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Wednesday, August 6, 2008

The Key to Success?

I’m obviously way behind the times. I just noticed the other day that Coors has introduced something called a “Vented Wide Mouth Can” (I also missed "National Venting Day" on April 15).

"We know from talking to beer drinkers that more than half of them do not like the way their beer pours from a can and want a smoother pour," said Lee Dolan, vice president of marketing for the Coors family of brands, Coors Brewing Company. "The Vented Wide Mouth is the latest step in our attempt to create a can that drinks like a frosty glass.” (From Reuters, April 7, 2008)

What? Over half of beer drinkers don’t like the way their beer pours from a can?

I don’t mean to tell Mr. Dolan his business, but I’ve NEVER had a problem pouring a beer from a can (okay, maybe late in the evening after a few).

This “new and improved” can reminded me of an essay that I read 30 years ago in college English 101: John Updike's The Beer Can, 1964 (Editor’s note: I was only 4 when this was written, but I guess my college professor was to too lazy to update his reading list from the 60s).

Remember, this is when the pop top can was first introduced.

Updike’s essay read in part:

This seems to be the era of gratuitous inventions and negative improvements. Consider the beer can. It was beautiful -- as beautiful as the clothespin, as inevitable as the wine bottle, as dignified and reassuring as the fire hydrant. A tranquil cylinder of delightfully resonant metal, it could be opened in an instant, requiring only the application of a handy gadget freely dispensed by every grocer. Who can forget the small, symmetrical thrill of those two triangular punctures, the dainty piff, the little crest of suds that foamed eagerly in the exultation of release?

Yes, I have to agree with Mr. Updike: beer never flowed so beautifully as from a can opened with a “church key.” Even after the pop top was invented -- back when cans were still steel -- you could flip ‘em over and open them with an opener. Damn aluminum!

A quick search in Wikipedia:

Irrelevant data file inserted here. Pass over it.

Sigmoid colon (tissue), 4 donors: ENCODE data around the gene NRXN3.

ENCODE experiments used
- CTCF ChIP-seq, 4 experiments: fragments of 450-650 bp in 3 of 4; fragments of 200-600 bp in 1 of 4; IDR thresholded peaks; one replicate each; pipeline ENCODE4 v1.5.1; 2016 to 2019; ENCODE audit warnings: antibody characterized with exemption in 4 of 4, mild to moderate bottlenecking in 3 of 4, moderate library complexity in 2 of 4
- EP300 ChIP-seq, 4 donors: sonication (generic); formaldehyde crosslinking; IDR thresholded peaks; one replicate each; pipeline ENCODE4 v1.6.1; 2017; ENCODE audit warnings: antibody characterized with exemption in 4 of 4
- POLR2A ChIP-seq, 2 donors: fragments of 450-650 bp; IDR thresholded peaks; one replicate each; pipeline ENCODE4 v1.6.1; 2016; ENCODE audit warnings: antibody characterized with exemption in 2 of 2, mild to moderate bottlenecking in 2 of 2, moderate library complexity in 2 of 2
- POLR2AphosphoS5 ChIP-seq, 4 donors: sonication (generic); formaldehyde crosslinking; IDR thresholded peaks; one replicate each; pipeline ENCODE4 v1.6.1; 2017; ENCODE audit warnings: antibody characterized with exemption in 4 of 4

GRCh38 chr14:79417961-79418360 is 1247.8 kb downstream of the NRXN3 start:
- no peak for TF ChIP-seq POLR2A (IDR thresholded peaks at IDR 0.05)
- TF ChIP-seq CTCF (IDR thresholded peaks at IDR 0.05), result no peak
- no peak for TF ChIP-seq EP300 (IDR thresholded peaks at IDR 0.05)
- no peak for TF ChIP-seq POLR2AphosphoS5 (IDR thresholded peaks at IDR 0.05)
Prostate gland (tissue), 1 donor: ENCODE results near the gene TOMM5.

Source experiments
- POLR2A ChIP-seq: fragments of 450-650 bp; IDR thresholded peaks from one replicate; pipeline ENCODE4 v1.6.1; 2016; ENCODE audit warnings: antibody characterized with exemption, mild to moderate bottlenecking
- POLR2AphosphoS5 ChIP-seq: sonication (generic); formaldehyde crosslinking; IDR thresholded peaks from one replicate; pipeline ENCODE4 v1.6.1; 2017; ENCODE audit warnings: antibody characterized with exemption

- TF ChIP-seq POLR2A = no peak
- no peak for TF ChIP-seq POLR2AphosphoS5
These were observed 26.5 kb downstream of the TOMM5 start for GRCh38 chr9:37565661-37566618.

In 1935, beer in cans with flat tops was marketed, and a device to puncture the lids was needed. The same ironic term, "church key", came to be used for this new invention: made from a single piece of pressed metal, with a pointed end used for piercing cans — devised by D.F. Sampson for the American Can Company, who depicted operating instructions on the cans themselves, and typically gave away free "Quick and Easy" openers with their newfangled beer cans.

The Vent Can? 44 years later Mr. Updike is right again: This seems to be the era of gratuitous inventions and negative improvements.

Sir Bowie of Greenbriar


  1. There seems to be a whole host of products that do this...

    the two that stand out and annoy me no the toothbrush industry and the shaving razor industry. both play similar tricks of updating at Christmastime.

    The wet shaving most notably... i was quite happy with my twin blade razor...till someone a few years ago bought me a Gillette Mach three kit ( ie: plastic handle that only fits one type of expensive head attachment. )

    I have hung in there with this model, as so far they haven't deleted these attachments off the shelf ...yet. They are getting hard to find tho.

    Since then i have noticed a 3 bladed Turbo ..what the hell is Turbo in relation to shaving?? ...........then they came out with the 4 bladed version..and i swear blind i saw an Ad the other day that not only had 5!! blades in the attachment...but now had a battery in the handle so the whole thing gently Vibrated!! what the FFFF!!!???

    hmmm you can see i get quite steamed up about this...i better mind i don't cut myself shaving.

    sir Dayvd

    Ps don't get me started on electric toothbrushes that twizzle, shake, vibrate and clean your tongue and tonsils and have a radio in the handle...

  2. I remember when Coors came out with a wide mouth can a couple of decades ago. That was for easier drinking from the can, instead of "for the pour". Nothing is new, just repackaged. The key would have made a great prison weapon. I wonder what they let the inmates use to open cans back then? Also, it comes in handy when you're checking out at the package store and you run out of money. Just pick up your free key, stick it in the attendants face and run like hell. Perhaps that's why the "pop top" came into being?